Hearing Mark’s Endings has two foci: it represents an attempt to show that ancient popular texts are written to be read aloud, and further, develops an aurally attuned hermeneutic to interpret them by.
The contents of the book include rhetorical readings of the ancient popular texts, by Xenophon of Ephesus:
An Ephesian Tale, and the ending of Mark’s Gospel. These readings, which highlight the aural nature of the texts, are followed by a methodological justification for using Speech Act Theory as a hermeneutical tool, and further readings, of Xenophon’s romance, and three endings of the Gospel of Mark. The book concludes that Speech Act Theory has, indeed, much to offer to the interpretation of these texts.
The particular usefulness of this work lies in the contribution it makes to New Testament hermeneutics, in the testing of a particular, underused methodology to illuminate ancient popular literature. It will prove to be useful to all those interested in interdisciplinary methodological studies of biblical and other ancient popular literature.
Bridget Gilfillan Upton received her Ph.D. from the University of London, studying at King’s College. She is currently teaching New Testament at Heythrop College, also in the University of London, where her main research interests lie in the application of aspects of film narratology to gospel texts, and to the four gospel tradition as a unit. She is, at present, Secretary of the British New Testament Society.
Bridget Gilfillan Upton has given us a lucidly and cogently argued study of Mark in the context of ancient reading practice. Drawing on the resources of speech act theory, she invites us to consider how the Gospel would have sounded to ancient listeners who would for the most part have accessed Mark through the offices of a lector. This study could change the ways in which we understand the reception of ancient texts. A delight to read; full of insight and originality.' John Riches, University of Glasgow. '
The use of Speech Act Theory as a tool for reading the different endings of Mark’s Gospel is an innovative and thought-provoking approach. It demonstrates how much there is to be discovered in manuscripts when they are read coherently, and shows the value of combining the traditional data of textual criticism with broader approaches to ancient texts. This volume makes a significant contribution to the growing field of narrative textual criticism, and offers an example of the rich opportunities available to the scholar who is willing to read the multiple text forms produced in antiquity rather than working from a single printed text.' David C. Parker, University of Birmingham. '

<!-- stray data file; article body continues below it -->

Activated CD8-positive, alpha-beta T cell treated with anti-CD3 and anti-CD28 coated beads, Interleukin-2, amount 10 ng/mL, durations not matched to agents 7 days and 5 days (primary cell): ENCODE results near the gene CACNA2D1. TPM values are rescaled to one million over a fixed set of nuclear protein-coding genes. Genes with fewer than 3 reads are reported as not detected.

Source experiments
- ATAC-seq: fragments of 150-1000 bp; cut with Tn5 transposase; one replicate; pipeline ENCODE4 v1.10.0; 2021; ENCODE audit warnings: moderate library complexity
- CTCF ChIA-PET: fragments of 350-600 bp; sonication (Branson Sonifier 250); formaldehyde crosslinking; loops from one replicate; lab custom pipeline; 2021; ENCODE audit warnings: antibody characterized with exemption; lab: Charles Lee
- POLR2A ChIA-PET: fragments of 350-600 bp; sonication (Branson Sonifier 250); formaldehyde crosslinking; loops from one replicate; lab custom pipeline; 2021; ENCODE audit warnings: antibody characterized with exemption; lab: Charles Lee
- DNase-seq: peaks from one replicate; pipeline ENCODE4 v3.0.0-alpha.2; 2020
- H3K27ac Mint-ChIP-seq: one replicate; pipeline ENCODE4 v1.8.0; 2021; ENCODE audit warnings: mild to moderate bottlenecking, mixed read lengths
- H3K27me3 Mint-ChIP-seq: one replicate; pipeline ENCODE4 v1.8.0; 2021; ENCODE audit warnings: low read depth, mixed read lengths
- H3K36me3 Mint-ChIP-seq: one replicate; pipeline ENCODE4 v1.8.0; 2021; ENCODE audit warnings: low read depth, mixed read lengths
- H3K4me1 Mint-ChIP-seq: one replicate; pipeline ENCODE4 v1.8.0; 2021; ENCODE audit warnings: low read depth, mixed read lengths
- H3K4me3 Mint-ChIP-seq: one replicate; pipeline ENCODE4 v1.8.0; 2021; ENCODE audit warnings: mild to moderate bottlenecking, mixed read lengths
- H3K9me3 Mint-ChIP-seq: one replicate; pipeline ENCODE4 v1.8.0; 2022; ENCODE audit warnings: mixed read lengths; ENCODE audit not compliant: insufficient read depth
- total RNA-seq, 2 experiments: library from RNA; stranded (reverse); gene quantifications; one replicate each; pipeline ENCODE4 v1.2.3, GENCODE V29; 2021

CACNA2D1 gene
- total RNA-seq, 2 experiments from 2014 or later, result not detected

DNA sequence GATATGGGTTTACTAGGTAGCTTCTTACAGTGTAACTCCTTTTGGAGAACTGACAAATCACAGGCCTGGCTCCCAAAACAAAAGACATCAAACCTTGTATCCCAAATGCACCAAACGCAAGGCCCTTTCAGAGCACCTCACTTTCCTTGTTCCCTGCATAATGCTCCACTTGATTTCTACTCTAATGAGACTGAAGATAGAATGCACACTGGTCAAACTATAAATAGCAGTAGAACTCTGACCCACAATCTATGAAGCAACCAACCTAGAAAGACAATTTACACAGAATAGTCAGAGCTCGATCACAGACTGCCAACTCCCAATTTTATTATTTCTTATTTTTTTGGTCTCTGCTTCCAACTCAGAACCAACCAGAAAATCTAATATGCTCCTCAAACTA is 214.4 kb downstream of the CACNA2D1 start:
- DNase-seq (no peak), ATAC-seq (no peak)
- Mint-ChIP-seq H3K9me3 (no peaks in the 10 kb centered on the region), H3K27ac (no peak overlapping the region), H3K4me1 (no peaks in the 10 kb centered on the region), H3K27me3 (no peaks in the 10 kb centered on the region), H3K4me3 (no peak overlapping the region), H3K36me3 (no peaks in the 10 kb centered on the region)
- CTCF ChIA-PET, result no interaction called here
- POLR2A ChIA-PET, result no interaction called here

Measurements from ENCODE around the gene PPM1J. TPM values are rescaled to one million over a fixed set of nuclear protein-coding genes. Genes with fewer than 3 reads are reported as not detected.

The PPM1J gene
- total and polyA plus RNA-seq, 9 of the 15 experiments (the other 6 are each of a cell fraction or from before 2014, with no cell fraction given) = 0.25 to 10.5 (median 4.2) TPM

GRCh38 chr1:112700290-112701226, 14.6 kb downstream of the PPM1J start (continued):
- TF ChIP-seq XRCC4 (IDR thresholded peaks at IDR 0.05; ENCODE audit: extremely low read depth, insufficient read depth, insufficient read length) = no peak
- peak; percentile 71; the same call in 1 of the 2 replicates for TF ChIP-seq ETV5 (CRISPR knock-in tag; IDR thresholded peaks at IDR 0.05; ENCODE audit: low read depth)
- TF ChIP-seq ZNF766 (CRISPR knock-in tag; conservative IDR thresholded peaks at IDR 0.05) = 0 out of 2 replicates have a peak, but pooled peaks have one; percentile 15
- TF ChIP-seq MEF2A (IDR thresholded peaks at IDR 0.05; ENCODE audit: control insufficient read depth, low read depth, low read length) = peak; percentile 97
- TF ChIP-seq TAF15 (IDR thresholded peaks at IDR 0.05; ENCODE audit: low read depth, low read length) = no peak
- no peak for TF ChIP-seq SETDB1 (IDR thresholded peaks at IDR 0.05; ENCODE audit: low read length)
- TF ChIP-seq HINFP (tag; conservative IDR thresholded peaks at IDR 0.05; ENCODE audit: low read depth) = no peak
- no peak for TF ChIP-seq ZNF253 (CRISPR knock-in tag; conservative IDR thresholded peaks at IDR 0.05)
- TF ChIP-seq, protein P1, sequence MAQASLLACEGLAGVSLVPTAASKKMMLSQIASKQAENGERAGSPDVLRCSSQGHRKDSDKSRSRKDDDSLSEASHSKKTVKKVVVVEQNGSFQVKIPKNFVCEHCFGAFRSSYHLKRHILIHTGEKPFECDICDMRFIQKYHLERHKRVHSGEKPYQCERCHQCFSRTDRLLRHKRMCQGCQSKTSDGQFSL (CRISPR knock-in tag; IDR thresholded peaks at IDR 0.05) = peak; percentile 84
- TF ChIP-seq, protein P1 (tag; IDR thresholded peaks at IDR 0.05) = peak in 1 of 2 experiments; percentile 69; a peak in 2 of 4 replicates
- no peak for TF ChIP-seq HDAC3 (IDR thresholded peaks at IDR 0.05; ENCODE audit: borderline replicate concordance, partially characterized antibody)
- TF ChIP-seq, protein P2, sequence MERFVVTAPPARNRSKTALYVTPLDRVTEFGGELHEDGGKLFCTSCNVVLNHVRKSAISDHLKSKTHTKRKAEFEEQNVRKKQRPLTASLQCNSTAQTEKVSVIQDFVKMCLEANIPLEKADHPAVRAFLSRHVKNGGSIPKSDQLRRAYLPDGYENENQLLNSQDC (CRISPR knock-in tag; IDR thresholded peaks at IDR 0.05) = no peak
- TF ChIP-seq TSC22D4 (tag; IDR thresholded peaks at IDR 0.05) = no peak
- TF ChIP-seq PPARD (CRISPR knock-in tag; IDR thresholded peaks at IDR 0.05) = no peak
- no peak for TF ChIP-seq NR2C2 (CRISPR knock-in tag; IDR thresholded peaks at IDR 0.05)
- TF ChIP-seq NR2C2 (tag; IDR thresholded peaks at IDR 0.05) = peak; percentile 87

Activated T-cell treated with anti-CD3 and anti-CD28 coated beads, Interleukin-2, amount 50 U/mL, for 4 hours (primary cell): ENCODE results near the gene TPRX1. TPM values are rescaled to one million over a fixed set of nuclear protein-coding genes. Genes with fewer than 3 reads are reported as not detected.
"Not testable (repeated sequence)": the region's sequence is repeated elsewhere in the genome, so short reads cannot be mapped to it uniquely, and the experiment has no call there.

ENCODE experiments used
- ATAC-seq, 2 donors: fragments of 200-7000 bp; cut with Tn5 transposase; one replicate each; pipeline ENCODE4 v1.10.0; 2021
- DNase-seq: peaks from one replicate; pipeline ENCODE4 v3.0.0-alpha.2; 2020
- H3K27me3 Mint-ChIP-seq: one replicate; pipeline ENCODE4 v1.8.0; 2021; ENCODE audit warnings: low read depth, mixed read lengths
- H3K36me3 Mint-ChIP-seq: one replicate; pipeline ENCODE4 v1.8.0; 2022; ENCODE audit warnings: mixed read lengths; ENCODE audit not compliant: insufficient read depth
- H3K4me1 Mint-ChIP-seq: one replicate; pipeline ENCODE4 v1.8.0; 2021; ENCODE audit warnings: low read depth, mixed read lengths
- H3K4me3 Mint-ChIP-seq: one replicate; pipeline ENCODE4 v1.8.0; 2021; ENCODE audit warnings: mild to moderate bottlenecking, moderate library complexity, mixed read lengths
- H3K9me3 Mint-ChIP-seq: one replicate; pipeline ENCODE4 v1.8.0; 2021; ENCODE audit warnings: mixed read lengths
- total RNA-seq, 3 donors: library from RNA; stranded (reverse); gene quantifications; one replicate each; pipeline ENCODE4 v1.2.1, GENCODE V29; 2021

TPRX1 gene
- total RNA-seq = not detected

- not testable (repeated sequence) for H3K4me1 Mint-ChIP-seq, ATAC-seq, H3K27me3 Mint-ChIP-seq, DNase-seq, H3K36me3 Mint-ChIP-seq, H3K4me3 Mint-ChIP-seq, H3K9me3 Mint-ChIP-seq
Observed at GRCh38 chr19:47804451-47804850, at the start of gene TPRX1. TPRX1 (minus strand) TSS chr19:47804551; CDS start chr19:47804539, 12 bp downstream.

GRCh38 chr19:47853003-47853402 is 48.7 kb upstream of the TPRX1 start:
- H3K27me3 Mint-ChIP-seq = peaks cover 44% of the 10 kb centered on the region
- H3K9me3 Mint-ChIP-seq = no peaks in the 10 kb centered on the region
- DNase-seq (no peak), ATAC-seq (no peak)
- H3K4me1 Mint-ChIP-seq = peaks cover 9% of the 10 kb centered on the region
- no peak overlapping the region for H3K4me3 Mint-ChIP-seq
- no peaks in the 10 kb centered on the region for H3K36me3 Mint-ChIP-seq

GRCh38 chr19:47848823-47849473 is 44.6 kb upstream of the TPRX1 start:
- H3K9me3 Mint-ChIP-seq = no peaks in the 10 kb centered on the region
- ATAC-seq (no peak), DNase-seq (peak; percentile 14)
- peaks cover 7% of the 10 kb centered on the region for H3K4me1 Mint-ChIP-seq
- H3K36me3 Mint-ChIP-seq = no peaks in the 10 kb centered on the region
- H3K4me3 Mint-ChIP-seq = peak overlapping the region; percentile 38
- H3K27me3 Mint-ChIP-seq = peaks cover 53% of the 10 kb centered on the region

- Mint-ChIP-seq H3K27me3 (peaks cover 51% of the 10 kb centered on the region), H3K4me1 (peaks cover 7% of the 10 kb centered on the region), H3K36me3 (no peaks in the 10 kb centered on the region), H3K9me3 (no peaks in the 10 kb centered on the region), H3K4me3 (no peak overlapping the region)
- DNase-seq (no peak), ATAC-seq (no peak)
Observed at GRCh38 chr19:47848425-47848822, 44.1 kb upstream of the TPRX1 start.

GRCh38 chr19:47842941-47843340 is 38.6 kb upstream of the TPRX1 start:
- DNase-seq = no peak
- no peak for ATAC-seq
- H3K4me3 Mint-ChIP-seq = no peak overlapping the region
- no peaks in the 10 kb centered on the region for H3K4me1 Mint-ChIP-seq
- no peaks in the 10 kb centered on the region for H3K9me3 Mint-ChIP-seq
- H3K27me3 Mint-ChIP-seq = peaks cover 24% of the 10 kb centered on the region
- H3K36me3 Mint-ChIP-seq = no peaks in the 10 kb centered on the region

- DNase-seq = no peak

There is much in Dr Gilfillan Upton’s book that is of interest to Biblical scholars; firstly the clarity of the author in introducing readers to the complexity of speech act theory (an hermeneutic for aural texts) is to be highly recommended. Secondly the author’s presuppositions, namely the Gospel of Mark as a literary product of the Greco Roman world, although undisputed, is often paid lip service to by NT scholars: not so by this author. Indeed this aspect is given a new dimension through the analysis of a Greek novel, Xenophon’s Ephesian Tale
which is taken as a ‘control text’. Lastly the author’s most telling contribution is in the setting out of a subtle methodology, helpful for reading ancient popular texts, and in particular the ending of the Gospel of Mark. The multidisciplinary character of Hearing Mark’s Ending
is undoubtedly an important contribution to Markan studies.' Ann Jeffers, Heythrop College. '
Displaying hermeneutical sophistication, balanced historical judgement, and exceptional clarity, Bridget Gilfillan Upton not only establishes the essentially oral/aural nature of Mark’s gospel but demonstrates what this means in practice. Her study will doubtless prove an invaluable contribution not only to Markan studies, but also to students of communication theory and the history of biblical interpretation more generally.' Helen K. Bond, Edinburgh University. '
Written not only with commendable precision but also with unusual clarity, the book will prove valuable not only for Markan scholars but also for those with hermeneutical interests and/or engaged in interdisciplinary study of biblical and ancient popular literature.' W. R. Telford, Durham University.
All those interested in interdisciplinary methodological studies of biblical and other ancient popular literature